Maggie Beer’s Christmas Pudding with Cumquat Brandy Butter

Oct 13, 2016
Maggie Beer’s Christmas Pudding with Cumquat Brandy Butter

Christmas puddings were once made up to a year ahead and left to mature, but these days October is considered the month to make your pud. This will give the mixture time to stand and develop a complex, delicious flavour.

Traditionally, the whole household would get involved in making the Christmas pudding. Each member of the family would take it in turns to stir the mixture in a clockwise direction and make a secret wish. It was also popular to include small silver coins in the mixture, which were believed to bring wealth in the coming year.

Making the pudding with your family is a fantastic tradition to carry on and kids love getting involved in the process. Below Maggie shares her familys tradition of eating Christmas pudding and her favourite recipe.

Our family never manages to eat the Christmas pudding on Christmas Day. What tends to happen is that its covered well and put back into the fridge. In the evenings that follow it is taken out a slice at a time and warmed a little, to enjoy with a cup of tea after dinner.

Traditionally, Christmas pudding is made in advance to allow time for it to mature I make ours in October. The pudding will keep for a long time, as will the brandy butter that is, if you dont eat it by the spoonful when you pass the fridge like I do, butter fiend that I am. It would be much better for me if I didnt make the brandy butter at all, but then it wouldnt be Christmas!

Maggie Beer's Christmas Pudding photo Earl Carter
Photo credit Earl Carter


365g dehydrated cumquats or any mixed peel if not available

225g currants

225g seedless raisins

225g sultanas

1 cup (250ml) cumquat brandy or regular brandy

115g plain flour, plus extra for dusting

Good pinch of ground cinnamon

Good pinch of freshly grated nutmeg

Good pinch of ground ginger

Good pinch of ground mace

Sea salt

225g chilled unsalted butter

225g fresh breadcrumbs

2 granny smith apples, peeled and grated

75g flaked almonds

3 free-range eggs

Cumquat Brandy Butter

175g icing sugar

175g unsalted butter, softened

cup (125ml) cumquat brandy or regular brandy


  1. Combine the cumquats, currants, raisins, sultanas and brandy in a large non-reactive bowl and mix thoroughly. Cover with plastic film and leave at room temperature for 24 hours, stirring several times.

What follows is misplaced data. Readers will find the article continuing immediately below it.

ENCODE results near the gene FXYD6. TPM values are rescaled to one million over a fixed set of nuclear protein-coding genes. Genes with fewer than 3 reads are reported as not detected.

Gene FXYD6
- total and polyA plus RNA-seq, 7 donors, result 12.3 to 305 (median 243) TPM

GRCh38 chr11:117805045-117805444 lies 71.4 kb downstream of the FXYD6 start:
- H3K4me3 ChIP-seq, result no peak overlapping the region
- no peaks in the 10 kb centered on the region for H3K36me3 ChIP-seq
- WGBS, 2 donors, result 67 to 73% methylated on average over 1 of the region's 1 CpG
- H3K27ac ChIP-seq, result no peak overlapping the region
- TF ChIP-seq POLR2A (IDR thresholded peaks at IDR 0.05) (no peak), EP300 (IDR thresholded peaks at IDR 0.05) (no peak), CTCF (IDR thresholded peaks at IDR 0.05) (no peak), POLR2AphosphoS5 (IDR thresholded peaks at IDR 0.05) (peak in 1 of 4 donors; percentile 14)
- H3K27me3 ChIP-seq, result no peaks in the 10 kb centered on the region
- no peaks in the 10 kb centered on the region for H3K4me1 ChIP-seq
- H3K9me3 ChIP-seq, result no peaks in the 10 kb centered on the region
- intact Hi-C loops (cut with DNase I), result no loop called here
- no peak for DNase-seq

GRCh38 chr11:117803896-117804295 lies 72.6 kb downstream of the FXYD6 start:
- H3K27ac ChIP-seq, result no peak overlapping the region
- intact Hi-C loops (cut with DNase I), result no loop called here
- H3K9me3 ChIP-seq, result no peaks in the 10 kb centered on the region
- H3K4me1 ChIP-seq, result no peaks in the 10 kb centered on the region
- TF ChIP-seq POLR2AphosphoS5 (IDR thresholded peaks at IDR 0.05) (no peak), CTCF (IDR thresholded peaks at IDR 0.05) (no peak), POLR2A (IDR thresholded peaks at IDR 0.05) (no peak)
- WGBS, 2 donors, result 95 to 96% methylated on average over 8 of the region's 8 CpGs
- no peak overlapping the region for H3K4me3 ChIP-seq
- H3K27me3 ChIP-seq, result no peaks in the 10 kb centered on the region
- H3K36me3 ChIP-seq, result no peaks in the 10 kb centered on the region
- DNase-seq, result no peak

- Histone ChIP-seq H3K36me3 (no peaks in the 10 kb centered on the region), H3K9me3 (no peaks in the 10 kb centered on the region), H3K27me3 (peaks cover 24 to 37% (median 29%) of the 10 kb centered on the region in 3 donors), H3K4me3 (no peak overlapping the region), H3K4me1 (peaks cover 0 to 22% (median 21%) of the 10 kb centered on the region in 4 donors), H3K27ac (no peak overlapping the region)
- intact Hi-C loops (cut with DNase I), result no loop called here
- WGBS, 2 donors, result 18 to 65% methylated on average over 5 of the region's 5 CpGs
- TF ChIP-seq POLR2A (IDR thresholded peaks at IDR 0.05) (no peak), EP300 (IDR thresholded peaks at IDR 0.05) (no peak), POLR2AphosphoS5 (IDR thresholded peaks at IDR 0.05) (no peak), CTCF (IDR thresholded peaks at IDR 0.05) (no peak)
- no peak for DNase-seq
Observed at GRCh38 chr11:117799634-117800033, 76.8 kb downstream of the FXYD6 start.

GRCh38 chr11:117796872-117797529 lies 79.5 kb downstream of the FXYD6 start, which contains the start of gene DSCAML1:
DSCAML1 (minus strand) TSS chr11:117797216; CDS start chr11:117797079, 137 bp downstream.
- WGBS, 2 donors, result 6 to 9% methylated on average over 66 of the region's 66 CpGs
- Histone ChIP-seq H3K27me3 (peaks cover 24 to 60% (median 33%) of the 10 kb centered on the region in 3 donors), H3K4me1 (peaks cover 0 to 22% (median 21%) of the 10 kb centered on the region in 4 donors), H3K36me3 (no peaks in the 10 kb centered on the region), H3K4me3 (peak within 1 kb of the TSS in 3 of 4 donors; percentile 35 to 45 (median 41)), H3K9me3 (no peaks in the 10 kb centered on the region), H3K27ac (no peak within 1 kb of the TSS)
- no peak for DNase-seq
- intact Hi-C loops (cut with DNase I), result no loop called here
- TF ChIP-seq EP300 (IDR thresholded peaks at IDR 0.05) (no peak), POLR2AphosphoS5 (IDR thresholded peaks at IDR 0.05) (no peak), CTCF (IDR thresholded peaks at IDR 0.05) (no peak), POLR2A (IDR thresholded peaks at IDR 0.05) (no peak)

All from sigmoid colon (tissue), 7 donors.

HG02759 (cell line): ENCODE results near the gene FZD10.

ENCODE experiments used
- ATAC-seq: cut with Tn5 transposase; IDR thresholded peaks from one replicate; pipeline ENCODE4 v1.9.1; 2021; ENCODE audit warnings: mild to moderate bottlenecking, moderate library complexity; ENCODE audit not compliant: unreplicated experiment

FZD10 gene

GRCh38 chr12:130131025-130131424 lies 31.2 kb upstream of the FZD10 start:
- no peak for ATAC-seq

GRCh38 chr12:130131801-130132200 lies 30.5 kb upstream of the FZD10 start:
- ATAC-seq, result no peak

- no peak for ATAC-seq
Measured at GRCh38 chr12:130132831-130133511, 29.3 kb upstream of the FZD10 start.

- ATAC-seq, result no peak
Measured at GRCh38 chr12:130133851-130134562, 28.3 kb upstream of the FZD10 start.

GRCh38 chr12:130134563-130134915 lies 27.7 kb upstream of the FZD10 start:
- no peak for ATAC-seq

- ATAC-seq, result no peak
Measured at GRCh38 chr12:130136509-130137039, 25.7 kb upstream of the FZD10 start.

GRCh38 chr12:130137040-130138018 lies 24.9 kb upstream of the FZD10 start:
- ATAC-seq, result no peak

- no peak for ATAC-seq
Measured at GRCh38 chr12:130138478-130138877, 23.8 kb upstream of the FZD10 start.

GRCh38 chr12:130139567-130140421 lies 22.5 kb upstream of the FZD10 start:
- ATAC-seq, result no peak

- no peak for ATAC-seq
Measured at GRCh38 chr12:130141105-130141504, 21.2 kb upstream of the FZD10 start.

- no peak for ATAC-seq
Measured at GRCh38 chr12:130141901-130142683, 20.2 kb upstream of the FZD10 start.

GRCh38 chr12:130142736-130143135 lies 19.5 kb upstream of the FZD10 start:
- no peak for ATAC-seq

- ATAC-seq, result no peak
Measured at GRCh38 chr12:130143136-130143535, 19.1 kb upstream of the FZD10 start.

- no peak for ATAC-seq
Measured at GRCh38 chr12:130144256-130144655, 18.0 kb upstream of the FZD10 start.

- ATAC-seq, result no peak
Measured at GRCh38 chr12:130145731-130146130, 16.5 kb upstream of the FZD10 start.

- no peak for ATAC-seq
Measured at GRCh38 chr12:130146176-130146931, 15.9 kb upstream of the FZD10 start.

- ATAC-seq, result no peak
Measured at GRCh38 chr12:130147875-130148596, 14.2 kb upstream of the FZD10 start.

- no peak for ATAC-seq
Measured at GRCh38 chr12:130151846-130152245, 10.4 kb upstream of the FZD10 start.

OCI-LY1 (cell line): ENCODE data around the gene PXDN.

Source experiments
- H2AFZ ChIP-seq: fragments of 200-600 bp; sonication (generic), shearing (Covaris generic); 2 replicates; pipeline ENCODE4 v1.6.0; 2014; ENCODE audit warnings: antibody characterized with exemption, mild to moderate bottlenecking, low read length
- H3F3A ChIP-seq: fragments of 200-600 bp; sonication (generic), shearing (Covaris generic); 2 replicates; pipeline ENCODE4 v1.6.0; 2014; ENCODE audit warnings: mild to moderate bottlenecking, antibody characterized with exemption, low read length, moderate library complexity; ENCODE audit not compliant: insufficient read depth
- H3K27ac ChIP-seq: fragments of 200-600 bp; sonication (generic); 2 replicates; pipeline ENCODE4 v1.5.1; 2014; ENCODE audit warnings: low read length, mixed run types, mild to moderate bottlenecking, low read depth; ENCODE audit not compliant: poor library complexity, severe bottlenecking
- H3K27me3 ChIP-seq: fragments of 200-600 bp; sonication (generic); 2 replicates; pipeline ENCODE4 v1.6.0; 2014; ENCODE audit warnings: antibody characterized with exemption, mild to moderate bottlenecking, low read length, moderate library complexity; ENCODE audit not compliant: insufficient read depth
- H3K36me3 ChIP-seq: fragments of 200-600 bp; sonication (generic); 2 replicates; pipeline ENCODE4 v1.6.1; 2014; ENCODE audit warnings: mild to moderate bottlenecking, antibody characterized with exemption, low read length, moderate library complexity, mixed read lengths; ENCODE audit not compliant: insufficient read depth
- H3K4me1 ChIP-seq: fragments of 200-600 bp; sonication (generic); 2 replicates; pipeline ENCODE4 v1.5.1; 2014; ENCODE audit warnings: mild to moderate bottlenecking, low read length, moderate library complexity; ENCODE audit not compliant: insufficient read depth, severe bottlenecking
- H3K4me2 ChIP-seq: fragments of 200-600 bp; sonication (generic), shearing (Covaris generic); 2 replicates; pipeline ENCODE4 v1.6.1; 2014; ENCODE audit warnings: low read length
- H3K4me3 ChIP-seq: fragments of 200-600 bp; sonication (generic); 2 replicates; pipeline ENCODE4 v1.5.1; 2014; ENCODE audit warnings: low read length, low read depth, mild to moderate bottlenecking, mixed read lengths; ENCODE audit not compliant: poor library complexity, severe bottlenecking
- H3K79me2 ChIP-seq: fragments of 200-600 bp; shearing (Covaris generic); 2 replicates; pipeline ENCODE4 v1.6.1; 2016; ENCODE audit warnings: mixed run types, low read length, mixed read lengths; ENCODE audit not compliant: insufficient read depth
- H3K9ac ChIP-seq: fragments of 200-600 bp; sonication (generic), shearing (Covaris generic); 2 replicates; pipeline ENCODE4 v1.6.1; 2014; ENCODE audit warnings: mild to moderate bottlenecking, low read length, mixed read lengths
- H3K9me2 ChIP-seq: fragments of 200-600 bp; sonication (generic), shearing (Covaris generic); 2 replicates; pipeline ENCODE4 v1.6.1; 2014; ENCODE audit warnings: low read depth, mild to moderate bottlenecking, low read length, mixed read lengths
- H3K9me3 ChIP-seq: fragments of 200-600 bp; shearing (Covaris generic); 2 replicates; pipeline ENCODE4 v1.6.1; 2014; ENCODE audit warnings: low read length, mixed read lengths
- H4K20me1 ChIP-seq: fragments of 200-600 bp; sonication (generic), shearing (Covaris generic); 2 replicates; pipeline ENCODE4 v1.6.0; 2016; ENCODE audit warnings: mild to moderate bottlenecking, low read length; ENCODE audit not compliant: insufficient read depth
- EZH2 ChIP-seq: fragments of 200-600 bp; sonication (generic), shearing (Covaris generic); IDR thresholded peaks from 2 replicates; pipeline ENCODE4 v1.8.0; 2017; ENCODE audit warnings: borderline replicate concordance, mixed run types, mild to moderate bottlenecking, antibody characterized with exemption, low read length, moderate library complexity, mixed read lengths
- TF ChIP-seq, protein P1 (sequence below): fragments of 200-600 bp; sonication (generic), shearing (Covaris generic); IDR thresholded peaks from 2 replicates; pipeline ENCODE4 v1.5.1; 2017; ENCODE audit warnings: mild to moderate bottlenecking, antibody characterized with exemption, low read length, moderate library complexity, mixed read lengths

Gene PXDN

2. Sift the flour, cinnamon, nutmeg, ginger, mace and 1 teaspoon salt into a large bowl, and then coarsely grate in the butter. Stir in the breadcrumbs and add the lemon zest, apple, almonds and fruit mixture. Whisk the eggs until light and frothy and stir through the pudding mixture until well combined.
  3. For 1 large pudding, dust a 60cm square of calico with a little extra flour, then spoon the pudding mixture into the middle. Gather up the cloth and tie it securely with kitchen string at the top to enclose the pudding. Steam the pudding in a large double steamer over a boiling water or boil in a large saucepan for 6 hours, replenishing the water every 30 minutes or as necessary. To make 2 puddings, divide the mixture in half and wrap each in a 40cm square of dusted calico, then steam or boil as above in separate pans for 4 hours.
  4. Suspend the boiled pudding in a cool, airy place to mature before serving. Christmas puddings certainly mature with standing but the main issues are having the right balance of flavours in the first place and ensuring a long cooking time. Puddings can become mouldy in humid weather, or if several are hung too close together, so if you dont have time to mature your pudding, or the weather is against you, dont fret; as long as the flavour balance is fine, it will still be fabulous.
  5. Make the cumquat brandy butter on Christmas morning (it can be made the day before, but it needs to be wrapped really well to avoid it becoming tainted in the refrigerator). Cream the icing sugar and butter in an electric mixer until white, thick and fluffy and the sugar has dissolved; this takes some time, so be patient. Slowly beat in the brandy, a teaspoonful at a time, tasting as you go. Cover with plastic film and refrigerate until required.
  6. To serve, steam the pudding in its cloth in the top of a steamer or double saucepan over simmering water for 1 hour, or until heated through, checking and topping up the water if necessary. (Having said all that, you can also warm the pudding in a microwave on defrost setting, as long as it is well covered.) Meanwhile, let the brandy butter stand at room temperature for 20 minutes, then transfer to 2 serving bowls.
  7. Serve the pudding with brandy butter.